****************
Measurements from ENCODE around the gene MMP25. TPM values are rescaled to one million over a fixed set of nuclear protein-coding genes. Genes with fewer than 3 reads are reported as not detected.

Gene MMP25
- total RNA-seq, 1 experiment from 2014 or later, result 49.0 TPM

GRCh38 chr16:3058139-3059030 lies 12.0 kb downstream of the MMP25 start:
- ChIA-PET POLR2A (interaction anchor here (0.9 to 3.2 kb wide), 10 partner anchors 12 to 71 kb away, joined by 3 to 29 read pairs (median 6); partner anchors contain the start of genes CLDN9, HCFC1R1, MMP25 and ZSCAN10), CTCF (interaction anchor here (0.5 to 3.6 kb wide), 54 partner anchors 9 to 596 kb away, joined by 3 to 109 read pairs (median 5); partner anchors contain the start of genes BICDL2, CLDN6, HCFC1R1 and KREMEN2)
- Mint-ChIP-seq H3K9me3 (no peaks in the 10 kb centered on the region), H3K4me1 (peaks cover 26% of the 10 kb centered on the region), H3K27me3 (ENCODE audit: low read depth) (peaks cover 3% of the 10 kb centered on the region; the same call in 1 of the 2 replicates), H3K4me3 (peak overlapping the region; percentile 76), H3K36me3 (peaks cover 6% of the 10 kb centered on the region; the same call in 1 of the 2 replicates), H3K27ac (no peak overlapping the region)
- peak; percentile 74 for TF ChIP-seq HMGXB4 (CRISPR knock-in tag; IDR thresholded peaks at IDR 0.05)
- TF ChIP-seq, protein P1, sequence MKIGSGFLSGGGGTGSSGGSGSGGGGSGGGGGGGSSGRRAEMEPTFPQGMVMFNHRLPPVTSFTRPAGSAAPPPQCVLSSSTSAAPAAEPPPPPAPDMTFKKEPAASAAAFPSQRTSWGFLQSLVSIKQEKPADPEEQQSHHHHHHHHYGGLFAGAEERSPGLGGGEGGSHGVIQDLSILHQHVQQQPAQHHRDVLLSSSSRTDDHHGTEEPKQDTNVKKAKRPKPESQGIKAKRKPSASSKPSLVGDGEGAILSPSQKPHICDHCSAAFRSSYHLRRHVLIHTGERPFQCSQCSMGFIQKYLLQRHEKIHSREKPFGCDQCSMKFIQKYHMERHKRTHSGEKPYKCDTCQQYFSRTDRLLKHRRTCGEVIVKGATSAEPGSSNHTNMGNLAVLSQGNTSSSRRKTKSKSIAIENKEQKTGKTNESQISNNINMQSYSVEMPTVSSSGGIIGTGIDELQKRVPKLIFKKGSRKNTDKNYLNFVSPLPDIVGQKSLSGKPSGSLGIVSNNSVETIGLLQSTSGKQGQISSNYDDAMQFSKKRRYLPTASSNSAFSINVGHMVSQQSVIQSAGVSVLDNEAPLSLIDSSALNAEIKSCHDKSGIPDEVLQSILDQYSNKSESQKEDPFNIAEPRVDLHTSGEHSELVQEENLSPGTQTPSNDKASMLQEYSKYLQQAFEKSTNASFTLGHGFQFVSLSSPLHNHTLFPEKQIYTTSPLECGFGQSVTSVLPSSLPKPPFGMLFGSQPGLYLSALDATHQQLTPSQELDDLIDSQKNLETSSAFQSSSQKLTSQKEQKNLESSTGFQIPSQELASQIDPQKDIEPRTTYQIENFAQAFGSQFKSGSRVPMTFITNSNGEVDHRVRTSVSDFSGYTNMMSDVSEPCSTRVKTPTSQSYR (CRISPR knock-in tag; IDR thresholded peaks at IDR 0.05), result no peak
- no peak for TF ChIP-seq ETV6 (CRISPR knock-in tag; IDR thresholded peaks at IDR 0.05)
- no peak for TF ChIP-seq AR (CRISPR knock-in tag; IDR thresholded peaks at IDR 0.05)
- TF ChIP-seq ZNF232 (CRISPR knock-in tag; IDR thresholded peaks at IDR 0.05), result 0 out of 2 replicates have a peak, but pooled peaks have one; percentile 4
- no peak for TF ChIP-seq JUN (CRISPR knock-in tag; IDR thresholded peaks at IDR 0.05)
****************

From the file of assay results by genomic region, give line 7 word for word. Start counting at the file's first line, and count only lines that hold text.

- peak; percentile 74 for TF ChIP-seq HMGXB4 (CRISPR knock-in tag; IDR thresholded peaks at IDR 0.05)